Back at the caravan park, we once again traded stories, once again, almost everyone had failed dismally… What had seperated us from the rest wasn’t anything tangible, it was simply attitude. Eight hours into our day we had also had donuts and by that time most of the other boats were already back drinking beer. Positivity had pushed us through and in the end was the only reason we caught anything… The next day, with all knowledge we garnered pushing through the hardships of the day before, finding where the fish were in the system, what they were eating, which tide turn to focus on, we cleaned up, this time without having to fish ourselves to the bone to catch a fish. Once again, most people failed. The advantages of a good attitude and persistence aren’t just catching the odd fish, but all the lessons we learn fishing through the hard times and finally finding success.

Variations of this story have been repeated ad nauseaum amongst us as a group, the rewards are often there for those with a positive outlook on life and ones fishing prospects. Grazs 94cm flathead a few years ago was the reward for a similarly positive attitude against the odds. Again in winter, 2 days of really tough fishing behind us and a howling gail had me and Lee deciding to sleep in after looking out the window. 30 knot winds and rain no match for bed and sleep. But Graz and Dan, they got up and headed out into the blistering wind and rain and within a few hours Graz had landed a 94cm flathead and dropped what he claims was a genuine “metery” (and I believe him, unlike most reports of “meter” flathead). Dan had a few smaller flathead and a few trevally under his belt… A good attitude had got them out there and rewarded them with a fish that made the trip truly memorable… All we had in comparison was warmth and nice coffee which really doesn”t compare.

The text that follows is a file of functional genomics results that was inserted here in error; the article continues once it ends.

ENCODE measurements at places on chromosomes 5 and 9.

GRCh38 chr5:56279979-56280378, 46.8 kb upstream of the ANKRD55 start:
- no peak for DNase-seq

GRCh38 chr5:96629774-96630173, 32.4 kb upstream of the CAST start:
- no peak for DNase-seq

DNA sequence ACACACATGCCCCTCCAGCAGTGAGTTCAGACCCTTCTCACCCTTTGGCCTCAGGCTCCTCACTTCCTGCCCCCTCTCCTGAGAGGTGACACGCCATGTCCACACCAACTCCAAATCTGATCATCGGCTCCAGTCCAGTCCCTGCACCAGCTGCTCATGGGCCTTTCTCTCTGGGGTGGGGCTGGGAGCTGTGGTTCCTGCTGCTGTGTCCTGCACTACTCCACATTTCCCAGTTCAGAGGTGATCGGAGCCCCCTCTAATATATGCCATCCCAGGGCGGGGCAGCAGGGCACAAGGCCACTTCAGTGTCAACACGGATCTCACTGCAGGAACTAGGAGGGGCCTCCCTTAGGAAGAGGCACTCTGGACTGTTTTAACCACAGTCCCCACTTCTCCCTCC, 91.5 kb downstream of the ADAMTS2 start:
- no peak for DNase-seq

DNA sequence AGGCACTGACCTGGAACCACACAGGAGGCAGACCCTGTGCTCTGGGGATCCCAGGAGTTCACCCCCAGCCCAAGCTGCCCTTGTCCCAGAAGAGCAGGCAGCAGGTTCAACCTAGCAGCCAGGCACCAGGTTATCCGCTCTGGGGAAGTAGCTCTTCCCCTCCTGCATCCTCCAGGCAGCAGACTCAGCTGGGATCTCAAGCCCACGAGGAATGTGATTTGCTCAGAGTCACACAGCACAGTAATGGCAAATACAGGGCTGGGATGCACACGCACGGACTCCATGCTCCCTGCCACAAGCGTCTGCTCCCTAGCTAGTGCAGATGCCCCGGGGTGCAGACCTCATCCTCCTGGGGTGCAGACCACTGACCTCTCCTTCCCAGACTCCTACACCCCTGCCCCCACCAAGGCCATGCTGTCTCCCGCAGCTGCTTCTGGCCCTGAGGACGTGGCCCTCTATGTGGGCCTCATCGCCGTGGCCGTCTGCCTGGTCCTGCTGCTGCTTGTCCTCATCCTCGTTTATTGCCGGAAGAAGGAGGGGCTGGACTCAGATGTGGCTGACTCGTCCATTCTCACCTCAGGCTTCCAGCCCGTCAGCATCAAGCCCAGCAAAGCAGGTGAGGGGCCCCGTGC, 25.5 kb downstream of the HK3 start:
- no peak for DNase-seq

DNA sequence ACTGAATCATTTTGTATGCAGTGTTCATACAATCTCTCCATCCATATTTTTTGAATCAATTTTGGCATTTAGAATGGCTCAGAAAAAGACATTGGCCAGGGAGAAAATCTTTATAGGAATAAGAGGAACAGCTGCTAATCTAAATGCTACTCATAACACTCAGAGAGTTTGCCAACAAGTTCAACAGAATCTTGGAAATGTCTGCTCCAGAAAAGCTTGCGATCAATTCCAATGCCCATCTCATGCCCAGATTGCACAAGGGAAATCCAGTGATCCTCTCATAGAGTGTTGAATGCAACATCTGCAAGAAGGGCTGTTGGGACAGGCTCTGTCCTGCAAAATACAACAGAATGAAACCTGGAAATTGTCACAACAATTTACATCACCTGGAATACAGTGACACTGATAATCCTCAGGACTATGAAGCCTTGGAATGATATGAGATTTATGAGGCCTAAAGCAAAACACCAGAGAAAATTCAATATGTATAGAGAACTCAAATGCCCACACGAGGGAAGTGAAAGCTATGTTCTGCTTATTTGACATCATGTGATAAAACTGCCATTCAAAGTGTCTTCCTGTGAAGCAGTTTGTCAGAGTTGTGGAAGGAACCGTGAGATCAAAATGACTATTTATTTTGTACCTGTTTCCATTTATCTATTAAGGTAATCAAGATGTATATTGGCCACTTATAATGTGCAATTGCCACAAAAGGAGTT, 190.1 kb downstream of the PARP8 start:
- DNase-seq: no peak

So what is the moral of the story? Try to be positive and upbeat on the water- you will be rewarded for your sunny disposition with more fish and valuable lessons. However, as we all know, sometimes that just isn’t possible, self help book like advice just isn’t always realistic. Sometimes the fishing gods are conspiring against you, you start to feel crabby, angry, demotivated, flat, tired, cold, wrecked. When that happens, its probably not worth trying to fight on through it by painting on a fake “always look on the bright side” smile over your demotivated interior, its probably time to head home, crack open a good single malt/wine/beer and sit by the fire/pool/beach, happy to just “be out there”. Because a good fishing trip doesn’t always have to be because of good fishing. There is always a little more too it…

Cheers

Hamish